The remote Bring-A-Hack held way back in April was packed with awesome people. Now is your chance to join in! You all have awesome projects from the last few months (we’ve seen a lot of them on these very pages), so come show them off to the hacker elite from around the globe. You know the deal: it really doesn’t matter what level your project is on, so don’t worry about that. As long as you’re passionate about it, we’d love to see it and hear all about the problems you had to overcome and yes, even the mistakes you made. You never know what knowledge you might have that can push someone else’s project over the finish line.

Shine up your hacks, and mark those calendars; here’s a timezone converter if you need it. Reserve your spot now. Seriously, don’t fool yourself into thinking your build isn’t impressive enough — we want to see it. My hack might not even involve a circuit, and that’s enough to pique your interest, right? See you there!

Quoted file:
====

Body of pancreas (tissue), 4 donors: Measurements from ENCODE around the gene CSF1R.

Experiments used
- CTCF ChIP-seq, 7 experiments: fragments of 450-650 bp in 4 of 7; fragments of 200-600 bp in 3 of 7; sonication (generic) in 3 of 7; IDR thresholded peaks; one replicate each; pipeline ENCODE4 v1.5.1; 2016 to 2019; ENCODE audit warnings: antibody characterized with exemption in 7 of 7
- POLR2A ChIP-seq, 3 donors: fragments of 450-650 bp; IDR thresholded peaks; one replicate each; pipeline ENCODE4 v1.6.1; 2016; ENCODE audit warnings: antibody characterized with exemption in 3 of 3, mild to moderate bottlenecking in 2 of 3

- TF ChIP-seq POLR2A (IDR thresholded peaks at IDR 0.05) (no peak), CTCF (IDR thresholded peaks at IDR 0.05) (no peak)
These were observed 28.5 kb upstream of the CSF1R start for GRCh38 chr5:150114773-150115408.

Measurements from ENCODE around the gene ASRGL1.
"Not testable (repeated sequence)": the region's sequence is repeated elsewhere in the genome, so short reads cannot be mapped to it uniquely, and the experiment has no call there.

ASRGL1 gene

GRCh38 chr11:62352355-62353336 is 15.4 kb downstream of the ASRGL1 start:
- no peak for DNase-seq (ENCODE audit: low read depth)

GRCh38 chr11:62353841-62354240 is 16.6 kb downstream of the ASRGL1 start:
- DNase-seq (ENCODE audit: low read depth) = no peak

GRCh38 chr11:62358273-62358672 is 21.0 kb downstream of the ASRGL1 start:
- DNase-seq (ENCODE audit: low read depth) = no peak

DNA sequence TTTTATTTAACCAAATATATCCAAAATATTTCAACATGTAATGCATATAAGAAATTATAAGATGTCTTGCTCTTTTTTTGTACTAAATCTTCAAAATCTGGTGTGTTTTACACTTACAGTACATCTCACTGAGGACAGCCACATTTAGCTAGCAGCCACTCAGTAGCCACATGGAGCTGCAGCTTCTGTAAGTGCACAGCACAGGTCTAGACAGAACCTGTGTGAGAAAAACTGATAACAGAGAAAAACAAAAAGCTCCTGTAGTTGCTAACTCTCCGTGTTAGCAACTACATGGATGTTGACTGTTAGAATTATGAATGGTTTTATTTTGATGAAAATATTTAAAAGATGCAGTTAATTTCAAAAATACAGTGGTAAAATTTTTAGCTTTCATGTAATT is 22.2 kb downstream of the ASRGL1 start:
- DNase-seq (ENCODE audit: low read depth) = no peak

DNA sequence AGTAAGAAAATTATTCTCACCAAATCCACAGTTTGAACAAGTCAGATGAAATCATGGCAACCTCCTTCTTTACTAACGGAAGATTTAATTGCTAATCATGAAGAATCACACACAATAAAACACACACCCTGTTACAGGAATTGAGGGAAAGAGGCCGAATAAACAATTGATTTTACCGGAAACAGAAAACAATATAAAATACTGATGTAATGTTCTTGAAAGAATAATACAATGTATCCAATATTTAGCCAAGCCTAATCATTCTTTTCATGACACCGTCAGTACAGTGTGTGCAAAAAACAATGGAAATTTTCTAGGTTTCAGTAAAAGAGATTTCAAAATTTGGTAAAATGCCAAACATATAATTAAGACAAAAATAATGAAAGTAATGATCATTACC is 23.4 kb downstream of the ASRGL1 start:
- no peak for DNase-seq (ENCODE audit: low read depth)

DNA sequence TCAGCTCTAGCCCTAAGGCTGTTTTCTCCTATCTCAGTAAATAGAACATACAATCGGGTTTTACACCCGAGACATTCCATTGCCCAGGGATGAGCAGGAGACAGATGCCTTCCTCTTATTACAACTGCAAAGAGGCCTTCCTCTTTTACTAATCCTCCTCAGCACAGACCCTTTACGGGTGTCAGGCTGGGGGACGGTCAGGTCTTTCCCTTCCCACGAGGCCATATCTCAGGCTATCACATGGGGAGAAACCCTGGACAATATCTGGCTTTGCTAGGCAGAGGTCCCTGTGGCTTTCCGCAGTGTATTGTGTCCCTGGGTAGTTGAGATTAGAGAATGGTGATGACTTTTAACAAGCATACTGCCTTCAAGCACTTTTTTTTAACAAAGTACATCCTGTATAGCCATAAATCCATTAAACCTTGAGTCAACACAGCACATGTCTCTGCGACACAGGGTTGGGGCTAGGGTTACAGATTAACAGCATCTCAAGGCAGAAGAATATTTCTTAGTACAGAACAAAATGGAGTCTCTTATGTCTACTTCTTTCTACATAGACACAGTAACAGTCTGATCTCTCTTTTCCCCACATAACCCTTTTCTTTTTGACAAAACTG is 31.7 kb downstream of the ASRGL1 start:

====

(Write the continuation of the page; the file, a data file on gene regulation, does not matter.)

Bring A Hack Is Back This Thursday!

As the pandemic edges further into its second year, the tedium of life under lockdown is taking its toll. We may be fighting the spread of infection by staying home and having our meetings over video conferencing software, but it’s hellishly boring! What we wouldn’t do for our hackerspaces to be open, and for the chance to hang out and chew the fat about our lockdown projects!

Here at Hackaday we can bring some needed relief in the form of the Hackaday Remote: Bring-A-Hack held via Zoom on Thursday, April 8th, at 1pm Pacific time. We know you’ve been working hard over the last year, and since you’ve been denied the chance to share those projects in person, we know you just can’t wait to sign up. Last year’s Remoticon showed us the value of community get-togethers online, with both the team soldering challenge rounds and the bring-a-hack being particular event highlights, so it’s time for a fresh dose to keep up our spirits.